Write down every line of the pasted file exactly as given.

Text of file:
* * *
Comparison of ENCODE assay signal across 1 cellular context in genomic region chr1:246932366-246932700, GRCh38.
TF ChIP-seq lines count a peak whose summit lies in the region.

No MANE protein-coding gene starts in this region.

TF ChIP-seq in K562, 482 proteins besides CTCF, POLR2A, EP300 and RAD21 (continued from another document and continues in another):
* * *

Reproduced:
Comparison of ENCODE assay signal across 1 cellular context in genomic region chr1:246932366-246932700, GRCh38.
TF ChIP-seq lines count a peak whose summit lies in the region.

No MANE protein-coding gene starts in this region.

TF ChIP-seq in K562, 482 proteins besides CTCF, POLR2A, EP300 and RAD21 (continued from another document and continues in another):